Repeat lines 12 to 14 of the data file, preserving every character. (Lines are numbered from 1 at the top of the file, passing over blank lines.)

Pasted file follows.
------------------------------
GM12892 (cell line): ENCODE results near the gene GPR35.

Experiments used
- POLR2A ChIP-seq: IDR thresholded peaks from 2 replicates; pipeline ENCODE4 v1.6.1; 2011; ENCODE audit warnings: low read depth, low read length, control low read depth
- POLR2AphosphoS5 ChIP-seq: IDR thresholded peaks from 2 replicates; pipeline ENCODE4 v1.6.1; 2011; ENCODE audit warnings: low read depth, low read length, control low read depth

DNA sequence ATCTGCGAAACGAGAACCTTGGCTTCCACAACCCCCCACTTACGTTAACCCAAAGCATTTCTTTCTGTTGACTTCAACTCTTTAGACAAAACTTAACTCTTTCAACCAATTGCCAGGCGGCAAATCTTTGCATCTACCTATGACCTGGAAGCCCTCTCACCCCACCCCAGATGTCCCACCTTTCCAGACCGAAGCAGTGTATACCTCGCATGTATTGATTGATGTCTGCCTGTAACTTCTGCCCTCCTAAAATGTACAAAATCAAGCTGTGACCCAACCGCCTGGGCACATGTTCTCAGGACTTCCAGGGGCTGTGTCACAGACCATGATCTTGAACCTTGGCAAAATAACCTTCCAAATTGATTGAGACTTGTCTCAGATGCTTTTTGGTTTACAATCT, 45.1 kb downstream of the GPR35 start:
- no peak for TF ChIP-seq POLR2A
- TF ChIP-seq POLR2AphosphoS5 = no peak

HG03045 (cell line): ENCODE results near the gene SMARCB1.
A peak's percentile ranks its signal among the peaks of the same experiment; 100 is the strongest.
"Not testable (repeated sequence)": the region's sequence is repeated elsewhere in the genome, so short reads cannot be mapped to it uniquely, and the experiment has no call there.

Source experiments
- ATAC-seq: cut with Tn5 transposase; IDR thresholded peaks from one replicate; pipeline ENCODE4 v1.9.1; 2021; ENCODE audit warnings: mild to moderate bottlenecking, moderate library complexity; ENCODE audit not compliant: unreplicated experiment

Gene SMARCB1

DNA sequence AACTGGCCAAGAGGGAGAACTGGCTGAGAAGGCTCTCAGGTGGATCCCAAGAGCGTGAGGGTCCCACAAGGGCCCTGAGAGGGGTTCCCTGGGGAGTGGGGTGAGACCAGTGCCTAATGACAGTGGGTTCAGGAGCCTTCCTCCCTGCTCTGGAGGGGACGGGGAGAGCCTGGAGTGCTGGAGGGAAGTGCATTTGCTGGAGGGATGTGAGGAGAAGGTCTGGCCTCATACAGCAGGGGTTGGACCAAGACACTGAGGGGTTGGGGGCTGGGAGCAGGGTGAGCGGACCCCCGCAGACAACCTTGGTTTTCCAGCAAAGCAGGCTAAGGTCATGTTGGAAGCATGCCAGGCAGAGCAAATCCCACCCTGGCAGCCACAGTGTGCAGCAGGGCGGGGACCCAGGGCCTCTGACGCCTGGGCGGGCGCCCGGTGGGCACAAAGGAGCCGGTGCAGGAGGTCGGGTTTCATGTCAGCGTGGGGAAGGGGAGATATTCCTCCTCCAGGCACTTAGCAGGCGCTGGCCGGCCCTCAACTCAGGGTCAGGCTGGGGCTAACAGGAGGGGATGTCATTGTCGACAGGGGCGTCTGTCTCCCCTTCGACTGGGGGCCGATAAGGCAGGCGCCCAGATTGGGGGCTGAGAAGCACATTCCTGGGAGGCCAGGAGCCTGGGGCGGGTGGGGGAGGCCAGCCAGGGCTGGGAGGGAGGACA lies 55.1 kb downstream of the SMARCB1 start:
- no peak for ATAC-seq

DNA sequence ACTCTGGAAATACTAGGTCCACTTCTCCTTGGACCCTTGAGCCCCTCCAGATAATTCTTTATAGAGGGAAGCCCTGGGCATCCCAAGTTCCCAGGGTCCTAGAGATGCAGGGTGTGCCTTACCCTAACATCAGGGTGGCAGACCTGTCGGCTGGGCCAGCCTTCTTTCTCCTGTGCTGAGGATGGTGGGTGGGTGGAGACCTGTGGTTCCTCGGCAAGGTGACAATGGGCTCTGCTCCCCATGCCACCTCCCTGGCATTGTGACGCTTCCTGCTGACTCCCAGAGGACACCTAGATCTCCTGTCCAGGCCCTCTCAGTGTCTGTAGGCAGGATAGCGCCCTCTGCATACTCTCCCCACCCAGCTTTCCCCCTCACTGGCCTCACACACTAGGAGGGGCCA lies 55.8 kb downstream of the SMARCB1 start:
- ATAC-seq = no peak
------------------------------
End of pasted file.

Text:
- ATAC-seq: cut with Tn5 transposase; IDR thresholded peaks from one replicate; pipeline ENCODE4 v1.9.1; 2021; ENCODE audit warnings: mild to moderate bottlenecking, moderate library complexity; ENCODE audit not compliant: unreplicated experiment

Gene SMARCB1

DNA sequence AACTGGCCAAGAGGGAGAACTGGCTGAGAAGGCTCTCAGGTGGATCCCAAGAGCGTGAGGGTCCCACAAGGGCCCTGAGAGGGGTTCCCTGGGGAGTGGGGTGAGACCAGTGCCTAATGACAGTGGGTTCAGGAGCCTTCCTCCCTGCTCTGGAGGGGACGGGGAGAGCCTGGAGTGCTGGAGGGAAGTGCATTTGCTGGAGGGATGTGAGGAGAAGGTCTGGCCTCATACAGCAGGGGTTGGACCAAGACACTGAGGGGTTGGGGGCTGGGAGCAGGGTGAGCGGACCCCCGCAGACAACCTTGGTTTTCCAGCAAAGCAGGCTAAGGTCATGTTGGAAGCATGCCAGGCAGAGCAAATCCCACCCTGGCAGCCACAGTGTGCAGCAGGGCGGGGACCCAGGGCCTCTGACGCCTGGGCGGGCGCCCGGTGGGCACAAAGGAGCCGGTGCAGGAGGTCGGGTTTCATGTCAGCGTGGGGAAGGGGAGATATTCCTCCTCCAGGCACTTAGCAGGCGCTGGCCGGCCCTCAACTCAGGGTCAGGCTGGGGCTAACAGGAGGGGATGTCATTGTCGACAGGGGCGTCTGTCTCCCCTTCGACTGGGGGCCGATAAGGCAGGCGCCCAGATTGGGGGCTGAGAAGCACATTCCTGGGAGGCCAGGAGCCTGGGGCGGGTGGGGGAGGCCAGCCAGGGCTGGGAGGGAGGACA lies 55.1 kb downstream of the SMARCB1 start: